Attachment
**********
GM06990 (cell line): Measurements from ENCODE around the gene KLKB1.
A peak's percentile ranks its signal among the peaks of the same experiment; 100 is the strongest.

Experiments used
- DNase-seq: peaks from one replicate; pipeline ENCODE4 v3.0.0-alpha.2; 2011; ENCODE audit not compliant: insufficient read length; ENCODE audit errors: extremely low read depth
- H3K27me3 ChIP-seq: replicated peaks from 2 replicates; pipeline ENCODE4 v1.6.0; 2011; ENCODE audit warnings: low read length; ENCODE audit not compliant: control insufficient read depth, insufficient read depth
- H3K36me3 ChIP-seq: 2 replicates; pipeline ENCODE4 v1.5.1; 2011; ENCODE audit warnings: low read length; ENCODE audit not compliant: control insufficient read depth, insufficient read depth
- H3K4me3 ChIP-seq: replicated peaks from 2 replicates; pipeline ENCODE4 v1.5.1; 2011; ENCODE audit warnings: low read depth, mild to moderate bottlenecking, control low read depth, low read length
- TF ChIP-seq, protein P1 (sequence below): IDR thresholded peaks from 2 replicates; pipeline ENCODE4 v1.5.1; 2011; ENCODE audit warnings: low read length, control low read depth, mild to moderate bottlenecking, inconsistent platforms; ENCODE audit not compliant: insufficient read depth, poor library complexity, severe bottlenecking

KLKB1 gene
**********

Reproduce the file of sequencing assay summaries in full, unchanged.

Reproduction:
GM06990 (cell line): Measurements from ENCODE around the gene KLKB1.
A peak's percentile ranks its signal among the peaks of the same experiment; 100 is the strongest.

Experiments used
- DNase-seq: peaks from one replicate; pipeline ENCODE4 v3.0.0-alpha.2; 2011; ENCODE audit not compliant: insufficient read length; ENCODE audit errors: extremely low read depth
- H3K27me3 ChIP-seq: replicated peaks from 2 replicates; pipeline ENCODE4 v1.6.0; 2011; ENCODE audit warnings: low read length; ENCODE audit not compliant: control insufficient read depth, insufficient read depth
- H3K36me3 ChIP-seq: 2 replicates; pipeline ENCODE4 v1.5.1; 2011; ENCODE audit warnings: low read length; ENCODE audit not compliant: control insufficient read depth, insufficient read depth
- H3K4me3 ChIP-seq: replicated peaks from 2 replicates; pipeline ENCODE4 v1.5.1; 2011; ENCODE audit warnings: low read depth, mild to moderate bottlenecking, control low read depth, low read length
- TF ChIP-seq, protein P1 (sequence below): IDR thresholded peaks from 2 replicates; pipeline ENCODE4 v1.5.1; 2011; ENCODE audit warnings: low read length, control low read depth, mild to moderate bottlenecking, inconsistent platforms; ENCODE audit not compliant: insufficient read depth, poor library complexity, severe bottlenecking

KLKB1 gene